The findings, say the researchers, shows that crowd-diagnoses are becoming popular because strangers are so willing to try to help. 

"On the positive side, crowd-diagnoses are fast and anonymous. Many people receive a crowd-diagnosis within hours, which is faster than most can get a doctor's appointment. Additionally, STDs are unfortunately stigmatizing, and discussing them with others online could potentially encourage them to see a physician," Dr Nobles told MEAWW.

"Our case study is especially conservative at estimating how common crowd-diagnoses maybe because no one would expect that thousands of people would be willing to share pictures of their you-know-what on social media rather than seeing a trained physician. Imagine all the other crowd-diagnoses the public is seeking on Reddit, Twitter and the like for STDs and other conditions," says Dr Eric Leas, an assistant professor in the Department of Family Medicine and Public Health and study co-author.

Fast response does not mean accurate

The research team cautions that while crowd-diagnoses have the benefits of anonymity, speed, and multiple opinions, many are wildly inaccurate. 

"On one occasion, a patient had received an HIV diagnosis but turned to a crowd-diagnosis to be convinced the doctor was wrong. People, when faced with life-altering information, often want to delude themselves, and in some cases, they are finding it on social media," says Dr Ayers, the Vice Chief of Innovation in the Division of Infectious Disease and Global Public Health at UC San Diego, who co-led the study.

Analysis shows that 20% of crowd-diagnosis requests were made after already getting a diagnosis from the doctor. (Getty Images)

Moreover, says the team, the types of treatments recommended often go against a doctor's orders. For example, according to the crowd on social media, apple cider vinegar cures all.

The experts say that misdiagnosis could result in the continued spread of the disease, and might also have a ripple effect for the millions who view the post and perceive they have a similar condition which they then wrongly self-diagnose. Even if users responding to a crowd-diagnosis were trained experts, social media was not designed to deliver healthcare, says the team.

"The danger is that social media was not built to deliver healthcare. We cannot be certain of the accuracy of these diagnoses or ensure that people receive the treatment and/or resources/support that they need. We are not sure if some of these issues can be accurately crowd-diagnosed online and the medical training of those doing the crowd-diagnoses. If a person is misdiagnosed and someone makes medical decisions based on this information, it could mean that a person does not receive the appropriate treatment, potentially causing themselves harm and/or passing an infection to others," Dr Nobles told MEAWW.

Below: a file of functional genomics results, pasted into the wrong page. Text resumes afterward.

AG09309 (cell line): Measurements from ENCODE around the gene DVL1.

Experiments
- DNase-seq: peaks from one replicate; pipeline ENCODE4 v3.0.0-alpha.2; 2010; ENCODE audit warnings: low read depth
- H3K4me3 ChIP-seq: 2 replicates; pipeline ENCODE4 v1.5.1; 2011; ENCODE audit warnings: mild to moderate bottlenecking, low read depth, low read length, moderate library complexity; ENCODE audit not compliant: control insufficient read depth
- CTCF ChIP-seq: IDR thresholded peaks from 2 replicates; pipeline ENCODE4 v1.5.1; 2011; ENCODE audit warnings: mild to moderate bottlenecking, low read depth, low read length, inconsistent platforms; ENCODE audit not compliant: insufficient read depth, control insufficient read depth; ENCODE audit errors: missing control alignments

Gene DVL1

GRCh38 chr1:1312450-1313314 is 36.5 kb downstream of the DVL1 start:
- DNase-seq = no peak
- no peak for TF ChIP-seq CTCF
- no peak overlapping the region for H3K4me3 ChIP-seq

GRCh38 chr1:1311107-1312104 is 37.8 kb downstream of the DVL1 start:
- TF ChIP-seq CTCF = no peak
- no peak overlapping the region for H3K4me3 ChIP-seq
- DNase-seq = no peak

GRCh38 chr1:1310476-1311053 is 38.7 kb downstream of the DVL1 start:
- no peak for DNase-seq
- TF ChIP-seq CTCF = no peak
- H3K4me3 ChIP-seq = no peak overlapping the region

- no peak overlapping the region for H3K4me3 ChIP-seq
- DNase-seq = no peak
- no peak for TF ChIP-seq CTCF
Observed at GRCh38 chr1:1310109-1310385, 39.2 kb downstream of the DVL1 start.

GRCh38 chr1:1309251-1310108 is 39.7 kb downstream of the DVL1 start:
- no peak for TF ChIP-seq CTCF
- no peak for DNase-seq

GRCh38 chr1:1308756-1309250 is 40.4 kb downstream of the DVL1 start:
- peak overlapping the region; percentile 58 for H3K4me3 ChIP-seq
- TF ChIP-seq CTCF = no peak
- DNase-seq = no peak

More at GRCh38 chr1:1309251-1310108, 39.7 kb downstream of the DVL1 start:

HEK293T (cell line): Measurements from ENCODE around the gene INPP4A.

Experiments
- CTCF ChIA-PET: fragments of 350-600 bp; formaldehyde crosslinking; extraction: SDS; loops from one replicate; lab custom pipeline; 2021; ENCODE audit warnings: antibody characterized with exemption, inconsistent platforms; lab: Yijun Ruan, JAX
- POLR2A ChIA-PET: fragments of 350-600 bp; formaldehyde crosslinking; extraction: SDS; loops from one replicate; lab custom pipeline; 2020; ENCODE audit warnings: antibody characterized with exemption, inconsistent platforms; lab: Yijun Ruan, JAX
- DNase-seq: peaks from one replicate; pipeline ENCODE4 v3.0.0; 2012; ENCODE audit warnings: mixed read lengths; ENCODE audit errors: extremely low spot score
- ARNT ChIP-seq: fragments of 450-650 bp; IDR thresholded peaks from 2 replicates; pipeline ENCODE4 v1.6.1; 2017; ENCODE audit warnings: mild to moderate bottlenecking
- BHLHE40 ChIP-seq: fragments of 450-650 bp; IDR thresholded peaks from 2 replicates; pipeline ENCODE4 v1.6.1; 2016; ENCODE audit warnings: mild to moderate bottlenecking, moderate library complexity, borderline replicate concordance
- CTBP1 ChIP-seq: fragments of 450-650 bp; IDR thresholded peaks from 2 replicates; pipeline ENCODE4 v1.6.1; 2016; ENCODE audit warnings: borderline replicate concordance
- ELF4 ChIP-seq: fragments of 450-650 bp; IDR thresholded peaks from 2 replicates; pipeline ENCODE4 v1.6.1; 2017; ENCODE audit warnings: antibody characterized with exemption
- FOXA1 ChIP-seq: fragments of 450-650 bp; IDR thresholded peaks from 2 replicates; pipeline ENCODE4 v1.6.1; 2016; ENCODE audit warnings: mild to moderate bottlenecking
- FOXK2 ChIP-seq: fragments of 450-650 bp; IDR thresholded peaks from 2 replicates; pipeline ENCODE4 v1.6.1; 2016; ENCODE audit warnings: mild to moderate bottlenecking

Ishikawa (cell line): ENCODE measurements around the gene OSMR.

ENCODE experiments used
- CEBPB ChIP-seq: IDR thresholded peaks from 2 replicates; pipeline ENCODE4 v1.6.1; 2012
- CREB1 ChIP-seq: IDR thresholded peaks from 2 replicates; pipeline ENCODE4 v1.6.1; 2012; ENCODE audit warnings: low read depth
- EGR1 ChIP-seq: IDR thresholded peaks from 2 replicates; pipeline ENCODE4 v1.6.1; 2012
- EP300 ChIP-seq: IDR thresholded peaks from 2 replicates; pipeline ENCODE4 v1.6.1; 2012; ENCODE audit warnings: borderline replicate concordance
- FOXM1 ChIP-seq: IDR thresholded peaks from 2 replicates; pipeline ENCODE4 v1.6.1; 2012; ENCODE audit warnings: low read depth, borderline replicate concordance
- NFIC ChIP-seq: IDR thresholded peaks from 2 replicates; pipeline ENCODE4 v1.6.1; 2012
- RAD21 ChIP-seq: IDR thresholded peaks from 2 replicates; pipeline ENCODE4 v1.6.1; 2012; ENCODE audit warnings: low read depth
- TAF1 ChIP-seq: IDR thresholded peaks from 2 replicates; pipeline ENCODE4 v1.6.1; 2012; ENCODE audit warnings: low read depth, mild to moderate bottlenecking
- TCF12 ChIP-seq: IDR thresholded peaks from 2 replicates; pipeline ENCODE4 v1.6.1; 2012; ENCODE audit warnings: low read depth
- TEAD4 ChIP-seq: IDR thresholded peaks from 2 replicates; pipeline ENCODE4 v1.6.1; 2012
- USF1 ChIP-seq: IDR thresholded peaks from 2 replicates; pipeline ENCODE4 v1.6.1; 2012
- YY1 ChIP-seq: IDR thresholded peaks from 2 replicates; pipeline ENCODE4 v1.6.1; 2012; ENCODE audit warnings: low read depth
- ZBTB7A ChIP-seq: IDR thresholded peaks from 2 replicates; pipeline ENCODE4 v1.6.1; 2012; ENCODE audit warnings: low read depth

Can crowd-diagnoses ever benefit public health

According to the research team, studying crowd-diagnoses can be an important tool for healthcare planning. They say while there are problems with crowd-diagnoses as they exist, there is also a tremendous potential to leverage this phenomenon to improve public health substantially.

"By studying crowd-diagnoses broadly, we could identify what conditions and what types of information the public is willing to share and build out evidence-based resources to match those needs. Few clinicians would have expected so much unmet demand for remote treatment referral among patients with potential STDs," says study co-author Dr Christopher Longhurst, professor of biomedical informatics at UC San Diego Health.

The researchers recommend that healthcare professionals could partner with social media outlets to promote the potential benefits of crowd diagnosis while suppressing potential harms, for example, by having trained professionals respond to posts to better diagnose and make referrals to the healthcare centers.

"It is our responsibility to ensure that the thousands or millions seeking out crowd-diagnoses get help. By partnering with social media companies, we can combat the spread of misinformation or misdiagnoses and ensure life-saving help is found. Social media platforms could be improved to facilitate more reliable and actionable crowd-diagnoses. For instance, experts could moderate requests for crowd-diagnoses, resulting in social media being a vehicle to connect the public to professional healthcare," says Dr Ayers.

"The public is asking for resources, and we (healthcare experts) could leverage social media as a medium to connect the public to the resources/help they are requesting," Dr Nobles told MEAWW.